“Every story has four parts – the beginning, the middle, the almost ending, and the true ending.”
A heart to protect. A debt to repay. A game to win.
After being swept up in the magical world of Caraval, Donatella Dragna has finally escaped her father and saved her sister, Scarlett, from a disastrous arranged marriage. The girls should be celebrating, but Tella isn’t yet free. She made a desperate bargain with a mysterious criminal, and what Tella owes him no one has ever been able to deliver: Caraval Master Legend’s true name.
The only chance of uncovering Legend’s identity is to win Caraval, so Tella throws herself into the legendary competition once more—and into the path of the murderous heir to the throne, a doomed love story, and a web of secrets…including her sister’s. Caraval has always demanded bravery, cunning, and sacrifice, but now the game is asking for more. If Tella can’t fulfill her bargain and deliver Legend’s name, she’ll lose everything she cares about—maybe even her life. But if she wins, Legend and Caraval will be destroyed forever…
Welcome, welcome to Caraval . . . the games have only just begun.
CW: suicide, mild gore, violence, body horror
Second book syndrome is real and always gives me some hesitation when I’m diving into a sequel. Will it live up to the first one? Will it fall flat on its face? You can’t know until you read it, but it’s so easy to fall into a pattern of bracing yourself for the worst.
Thank GOODNESS, I didn’t have to with Legendary! It’s one of those rare books that improves by leaps and bounds on the first book, and I absolutely loved it far more than I did Caraval. It maintains the magical atmosphere of the first book, and then goes beyond, introducing better tensions, stronger characters, and a sense of high stakes and peril that really starts to take the series up a notch.
I think the thing that most improved it, though, was the POV change. I talked about it in my last review, the way I liked Scarlett, but felt that she could be a little too reactive because of how cautious she is. This time, though, the story is told from Tella’s POV, and she is nothing at all like her sister except for the fact that she would give everything for Scarlett in the same way Scarlett would give everything for her. Where Scarlett was cautious and overwhelmed, Tella is more impulsive and far more sure of herself. She’s smart and ambitious, and although she sometimes pushes herself into more danger because of her pride, she’s determined as all hell to carve a path out. It makes her so much more engaging as a POV character, and you root for her instead of pitying her because it’s easy to get the sense that she would scorn any pity sent her way.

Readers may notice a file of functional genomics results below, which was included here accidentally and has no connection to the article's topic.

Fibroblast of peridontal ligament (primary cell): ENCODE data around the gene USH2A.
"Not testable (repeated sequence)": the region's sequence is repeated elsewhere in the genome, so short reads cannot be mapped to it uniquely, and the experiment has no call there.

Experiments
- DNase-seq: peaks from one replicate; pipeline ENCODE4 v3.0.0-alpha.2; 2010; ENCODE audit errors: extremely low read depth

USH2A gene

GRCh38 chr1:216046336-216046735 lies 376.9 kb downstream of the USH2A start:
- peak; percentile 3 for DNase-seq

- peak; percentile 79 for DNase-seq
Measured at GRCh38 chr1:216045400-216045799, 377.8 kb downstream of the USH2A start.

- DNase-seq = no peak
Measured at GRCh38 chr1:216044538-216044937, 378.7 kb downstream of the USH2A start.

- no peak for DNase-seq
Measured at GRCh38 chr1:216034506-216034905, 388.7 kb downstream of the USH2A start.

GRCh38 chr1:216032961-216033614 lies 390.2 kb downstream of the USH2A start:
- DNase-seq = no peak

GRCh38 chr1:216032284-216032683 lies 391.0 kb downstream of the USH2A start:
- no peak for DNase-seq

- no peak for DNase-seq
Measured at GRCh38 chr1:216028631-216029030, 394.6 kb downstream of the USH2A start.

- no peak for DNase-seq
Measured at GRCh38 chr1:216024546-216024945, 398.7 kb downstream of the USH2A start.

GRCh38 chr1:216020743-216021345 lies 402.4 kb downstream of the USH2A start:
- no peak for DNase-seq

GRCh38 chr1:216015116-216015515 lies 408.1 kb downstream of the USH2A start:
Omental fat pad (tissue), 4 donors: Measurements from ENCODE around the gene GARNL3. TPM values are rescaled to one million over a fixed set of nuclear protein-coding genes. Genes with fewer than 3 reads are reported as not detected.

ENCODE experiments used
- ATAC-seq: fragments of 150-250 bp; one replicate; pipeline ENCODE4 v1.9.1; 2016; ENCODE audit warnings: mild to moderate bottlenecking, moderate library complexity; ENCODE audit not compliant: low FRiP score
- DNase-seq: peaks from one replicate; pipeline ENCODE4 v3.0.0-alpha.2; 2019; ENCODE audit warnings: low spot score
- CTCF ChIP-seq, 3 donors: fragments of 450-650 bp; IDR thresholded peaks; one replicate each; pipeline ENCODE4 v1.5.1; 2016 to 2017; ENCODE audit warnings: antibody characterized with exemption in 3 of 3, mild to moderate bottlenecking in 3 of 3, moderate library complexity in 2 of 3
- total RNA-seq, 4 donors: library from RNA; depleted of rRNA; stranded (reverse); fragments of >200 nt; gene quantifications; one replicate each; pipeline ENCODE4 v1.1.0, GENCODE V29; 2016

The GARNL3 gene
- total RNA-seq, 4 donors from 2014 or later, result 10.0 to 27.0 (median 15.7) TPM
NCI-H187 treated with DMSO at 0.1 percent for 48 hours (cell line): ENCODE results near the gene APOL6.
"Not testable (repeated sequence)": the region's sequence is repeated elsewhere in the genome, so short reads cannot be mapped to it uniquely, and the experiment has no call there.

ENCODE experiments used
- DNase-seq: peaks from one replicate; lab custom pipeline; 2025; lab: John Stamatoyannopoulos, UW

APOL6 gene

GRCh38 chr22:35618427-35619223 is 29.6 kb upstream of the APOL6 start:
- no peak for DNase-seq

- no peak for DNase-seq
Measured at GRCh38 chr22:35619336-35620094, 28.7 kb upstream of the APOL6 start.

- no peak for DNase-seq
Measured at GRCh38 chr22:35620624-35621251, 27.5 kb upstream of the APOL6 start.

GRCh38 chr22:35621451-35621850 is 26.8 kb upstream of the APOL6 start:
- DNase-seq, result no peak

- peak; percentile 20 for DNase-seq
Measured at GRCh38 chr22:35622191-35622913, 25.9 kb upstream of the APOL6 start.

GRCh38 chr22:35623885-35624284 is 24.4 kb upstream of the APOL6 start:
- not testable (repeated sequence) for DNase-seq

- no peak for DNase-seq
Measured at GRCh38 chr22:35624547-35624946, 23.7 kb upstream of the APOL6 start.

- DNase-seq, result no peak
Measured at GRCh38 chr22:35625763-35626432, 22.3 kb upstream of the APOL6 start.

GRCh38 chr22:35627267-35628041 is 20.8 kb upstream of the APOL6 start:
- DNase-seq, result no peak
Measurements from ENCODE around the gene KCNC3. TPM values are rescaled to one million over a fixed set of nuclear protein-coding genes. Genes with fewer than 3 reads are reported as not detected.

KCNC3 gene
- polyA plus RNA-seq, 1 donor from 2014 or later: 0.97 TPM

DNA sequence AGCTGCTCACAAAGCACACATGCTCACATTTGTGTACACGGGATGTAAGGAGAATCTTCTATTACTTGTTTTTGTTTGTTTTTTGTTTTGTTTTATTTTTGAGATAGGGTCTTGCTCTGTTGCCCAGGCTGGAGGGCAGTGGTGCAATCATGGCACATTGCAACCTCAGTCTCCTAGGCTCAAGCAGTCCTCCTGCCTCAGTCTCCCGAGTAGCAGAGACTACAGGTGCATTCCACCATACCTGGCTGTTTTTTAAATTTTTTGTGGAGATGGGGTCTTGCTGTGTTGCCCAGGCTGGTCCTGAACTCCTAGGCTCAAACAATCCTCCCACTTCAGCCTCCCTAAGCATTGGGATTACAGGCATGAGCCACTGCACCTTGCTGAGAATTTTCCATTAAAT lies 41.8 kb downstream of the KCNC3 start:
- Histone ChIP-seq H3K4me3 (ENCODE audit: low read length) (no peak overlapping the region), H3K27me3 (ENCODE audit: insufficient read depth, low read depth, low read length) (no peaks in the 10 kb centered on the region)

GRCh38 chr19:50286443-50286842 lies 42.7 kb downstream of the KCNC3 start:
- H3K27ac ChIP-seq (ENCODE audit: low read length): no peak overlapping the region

I also appreciated the setting change. We travel to the city of Valenda in this installment, which is a far different place. The shops and districts are less centered around Caraval, since they weren’t all built solely for that purpose, but there are hidden dangers and surprisingly secrets scattered throughout. All of this ties in perfectly with the broader plot, too, which only magnifies the sense of magical foreboding; this isn’t just Legend’s game this time, but a game involving powers much older and much stronger.
Those powers are just another reason I liked this book so much more. Their inclusion raises the stakes beyond those in Caraval, and it also creates a proper history to the world these books are set in. You realize that there’s more to it than the lives of the Dragna sisters and their immediate history. There’s actual a full history, one they are just learning the full scope of, one they are not the center of, not entirely.
All of that said, I think the only thing about Legendary that I didn’t enjoy was the love triangle. I much prefer Dante and Tella’s banter and interactions to those of Tella and Jacks, but I also disliked the lengths both Dante and Jacks were going to in order to outdo each other. Tella felt more like a pawn between the two, and ultimately, I don’t feel like either one was a particularly healthy option, especially for a girl who’s got herself convinced that love isn’t in the cards for her. (Also, I kind of wanted aromantic Tella pretty badly, but that’s more of a personal disappointment, I suppose.) When I got to any of the scenes that were supposed to be romantic, I was just itching to get beyond it and back into the thick of the plot with the Deck of Destiny and Caraval.
But on the whole, Legendary was a much stronger book than Caraval, and I’m glad I decided to continue with the series rather than letting it slide! The introductions of new characters, new threats, and new magic made this a stronger novel, and it appealed to a lot of my particular interests (namely the need for MORE LORE lol). Second book syndrome wasn’t a problem here, not even a little bit.
Have you read Legendary? What’s your favorite card in the Deck of Destiny, if you have? And if you haven’t, think you’ll give it a go now? Let’s chat!